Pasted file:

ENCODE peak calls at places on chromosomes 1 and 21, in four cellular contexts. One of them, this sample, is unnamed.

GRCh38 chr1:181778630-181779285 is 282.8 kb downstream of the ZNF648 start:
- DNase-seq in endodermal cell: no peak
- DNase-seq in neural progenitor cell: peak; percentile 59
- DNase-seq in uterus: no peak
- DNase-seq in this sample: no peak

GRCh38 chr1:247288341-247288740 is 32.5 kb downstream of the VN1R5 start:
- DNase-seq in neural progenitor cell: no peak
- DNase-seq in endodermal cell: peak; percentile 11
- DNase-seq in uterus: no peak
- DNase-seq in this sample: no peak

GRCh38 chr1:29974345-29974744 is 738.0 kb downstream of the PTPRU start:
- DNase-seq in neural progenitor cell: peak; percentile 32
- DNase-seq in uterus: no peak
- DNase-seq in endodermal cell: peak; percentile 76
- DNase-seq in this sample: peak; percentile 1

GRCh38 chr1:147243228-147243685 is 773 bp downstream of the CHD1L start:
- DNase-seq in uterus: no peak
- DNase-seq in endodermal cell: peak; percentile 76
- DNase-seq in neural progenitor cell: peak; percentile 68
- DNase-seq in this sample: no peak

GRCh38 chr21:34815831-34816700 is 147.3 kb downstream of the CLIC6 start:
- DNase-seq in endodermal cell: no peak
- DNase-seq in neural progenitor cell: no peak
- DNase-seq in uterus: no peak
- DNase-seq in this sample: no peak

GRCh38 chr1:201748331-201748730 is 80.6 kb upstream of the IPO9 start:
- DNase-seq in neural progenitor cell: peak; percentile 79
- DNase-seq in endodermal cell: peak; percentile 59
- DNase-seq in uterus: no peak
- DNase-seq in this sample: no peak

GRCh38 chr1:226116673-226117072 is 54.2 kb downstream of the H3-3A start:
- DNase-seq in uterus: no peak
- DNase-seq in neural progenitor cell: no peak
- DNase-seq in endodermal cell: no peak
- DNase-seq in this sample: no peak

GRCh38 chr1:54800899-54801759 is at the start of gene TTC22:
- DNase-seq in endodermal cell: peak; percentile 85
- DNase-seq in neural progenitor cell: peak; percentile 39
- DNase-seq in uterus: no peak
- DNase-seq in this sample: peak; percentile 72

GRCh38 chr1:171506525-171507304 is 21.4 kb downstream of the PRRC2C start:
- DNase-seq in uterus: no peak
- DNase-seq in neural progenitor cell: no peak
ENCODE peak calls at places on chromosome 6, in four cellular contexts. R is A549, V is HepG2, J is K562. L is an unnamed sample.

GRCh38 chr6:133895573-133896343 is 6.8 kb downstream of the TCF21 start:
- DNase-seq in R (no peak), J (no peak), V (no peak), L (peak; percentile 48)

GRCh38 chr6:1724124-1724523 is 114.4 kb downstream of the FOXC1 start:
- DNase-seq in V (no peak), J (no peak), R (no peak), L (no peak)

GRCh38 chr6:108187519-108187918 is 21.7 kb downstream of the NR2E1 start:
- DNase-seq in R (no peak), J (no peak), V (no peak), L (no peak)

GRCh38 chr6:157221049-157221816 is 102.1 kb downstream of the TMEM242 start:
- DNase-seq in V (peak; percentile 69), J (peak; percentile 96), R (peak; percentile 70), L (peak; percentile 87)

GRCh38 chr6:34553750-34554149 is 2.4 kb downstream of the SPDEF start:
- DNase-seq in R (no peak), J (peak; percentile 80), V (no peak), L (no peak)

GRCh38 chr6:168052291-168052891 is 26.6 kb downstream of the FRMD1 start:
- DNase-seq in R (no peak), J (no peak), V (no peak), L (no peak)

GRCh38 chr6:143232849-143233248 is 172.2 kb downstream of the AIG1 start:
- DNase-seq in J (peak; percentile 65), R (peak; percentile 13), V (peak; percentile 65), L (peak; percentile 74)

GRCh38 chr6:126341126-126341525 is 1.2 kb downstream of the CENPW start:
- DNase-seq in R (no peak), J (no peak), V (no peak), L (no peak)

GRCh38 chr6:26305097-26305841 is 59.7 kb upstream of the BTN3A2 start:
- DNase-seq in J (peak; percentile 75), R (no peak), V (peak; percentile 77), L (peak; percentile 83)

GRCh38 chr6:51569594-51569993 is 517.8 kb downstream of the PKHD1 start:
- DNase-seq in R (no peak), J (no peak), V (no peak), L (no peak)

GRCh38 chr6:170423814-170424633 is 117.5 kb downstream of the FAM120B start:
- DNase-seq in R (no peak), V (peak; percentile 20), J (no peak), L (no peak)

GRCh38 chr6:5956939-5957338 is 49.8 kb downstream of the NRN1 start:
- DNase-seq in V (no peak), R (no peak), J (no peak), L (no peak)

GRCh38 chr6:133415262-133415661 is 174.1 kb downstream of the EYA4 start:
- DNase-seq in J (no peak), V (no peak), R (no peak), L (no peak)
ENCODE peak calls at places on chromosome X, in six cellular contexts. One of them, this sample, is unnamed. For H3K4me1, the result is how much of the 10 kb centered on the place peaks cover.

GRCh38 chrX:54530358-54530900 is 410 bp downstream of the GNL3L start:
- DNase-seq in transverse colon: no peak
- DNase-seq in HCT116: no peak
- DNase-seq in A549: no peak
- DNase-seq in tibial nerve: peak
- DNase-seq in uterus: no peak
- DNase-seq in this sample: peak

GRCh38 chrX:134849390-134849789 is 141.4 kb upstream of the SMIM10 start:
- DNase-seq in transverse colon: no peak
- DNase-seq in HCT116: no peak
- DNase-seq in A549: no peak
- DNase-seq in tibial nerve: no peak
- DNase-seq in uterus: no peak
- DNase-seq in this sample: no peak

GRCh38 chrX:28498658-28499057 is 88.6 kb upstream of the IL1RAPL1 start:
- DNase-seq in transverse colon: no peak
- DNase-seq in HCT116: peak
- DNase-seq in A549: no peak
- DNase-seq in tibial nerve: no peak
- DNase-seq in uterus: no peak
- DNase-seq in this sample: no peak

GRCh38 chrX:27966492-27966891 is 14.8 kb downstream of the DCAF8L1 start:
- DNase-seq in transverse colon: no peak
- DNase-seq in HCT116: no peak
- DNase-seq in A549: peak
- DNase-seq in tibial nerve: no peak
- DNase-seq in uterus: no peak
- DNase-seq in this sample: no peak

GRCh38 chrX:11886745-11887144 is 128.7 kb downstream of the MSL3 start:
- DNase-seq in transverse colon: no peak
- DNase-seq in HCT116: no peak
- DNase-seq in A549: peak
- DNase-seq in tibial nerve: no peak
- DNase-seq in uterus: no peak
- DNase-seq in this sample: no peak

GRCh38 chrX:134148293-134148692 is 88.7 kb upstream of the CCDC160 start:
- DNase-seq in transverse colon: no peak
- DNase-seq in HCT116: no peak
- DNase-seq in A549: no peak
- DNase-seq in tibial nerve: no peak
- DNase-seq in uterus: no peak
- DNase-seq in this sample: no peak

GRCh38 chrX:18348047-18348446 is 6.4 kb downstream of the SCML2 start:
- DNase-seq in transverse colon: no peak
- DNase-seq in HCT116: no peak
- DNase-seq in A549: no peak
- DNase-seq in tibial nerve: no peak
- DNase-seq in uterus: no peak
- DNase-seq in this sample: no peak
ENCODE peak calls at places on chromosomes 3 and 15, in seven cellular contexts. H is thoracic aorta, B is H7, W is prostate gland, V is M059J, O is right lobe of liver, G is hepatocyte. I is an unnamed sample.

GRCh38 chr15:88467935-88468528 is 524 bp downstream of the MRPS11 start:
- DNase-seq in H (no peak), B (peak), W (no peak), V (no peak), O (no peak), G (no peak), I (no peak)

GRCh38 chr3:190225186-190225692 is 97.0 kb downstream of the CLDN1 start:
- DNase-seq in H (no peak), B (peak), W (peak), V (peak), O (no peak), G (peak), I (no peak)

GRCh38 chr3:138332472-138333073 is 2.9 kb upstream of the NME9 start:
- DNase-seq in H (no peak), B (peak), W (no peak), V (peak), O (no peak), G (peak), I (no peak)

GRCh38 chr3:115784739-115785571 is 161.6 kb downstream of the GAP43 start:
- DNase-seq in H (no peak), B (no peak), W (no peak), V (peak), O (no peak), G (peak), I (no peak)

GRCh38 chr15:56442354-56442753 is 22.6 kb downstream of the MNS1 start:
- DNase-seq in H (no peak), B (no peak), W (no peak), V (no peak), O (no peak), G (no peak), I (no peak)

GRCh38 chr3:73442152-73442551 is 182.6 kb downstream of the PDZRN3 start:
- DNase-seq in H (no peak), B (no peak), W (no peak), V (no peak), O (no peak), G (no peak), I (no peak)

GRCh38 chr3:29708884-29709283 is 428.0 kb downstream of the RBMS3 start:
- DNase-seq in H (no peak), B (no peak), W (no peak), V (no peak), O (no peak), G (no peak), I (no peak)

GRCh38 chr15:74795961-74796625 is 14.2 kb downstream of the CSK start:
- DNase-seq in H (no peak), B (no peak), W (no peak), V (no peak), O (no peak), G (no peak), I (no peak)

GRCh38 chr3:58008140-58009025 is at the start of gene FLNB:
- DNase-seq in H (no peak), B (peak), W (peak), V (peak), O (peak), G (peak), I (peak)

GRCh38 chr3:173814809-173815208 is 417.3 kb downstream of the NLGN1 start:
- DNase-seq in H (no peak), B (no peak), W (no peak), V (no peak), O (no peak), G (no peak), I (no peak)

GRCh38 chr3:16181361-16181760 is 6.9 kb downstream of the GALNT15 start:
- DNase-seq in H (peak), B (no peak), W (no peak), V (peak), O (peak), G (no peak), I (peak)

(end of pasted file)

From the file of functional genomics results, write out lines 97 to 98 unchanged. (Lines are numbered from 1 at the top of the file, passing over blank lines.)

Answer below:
- DNase-seq in A549: peak
- DNase-seq in tibial nerve: no peak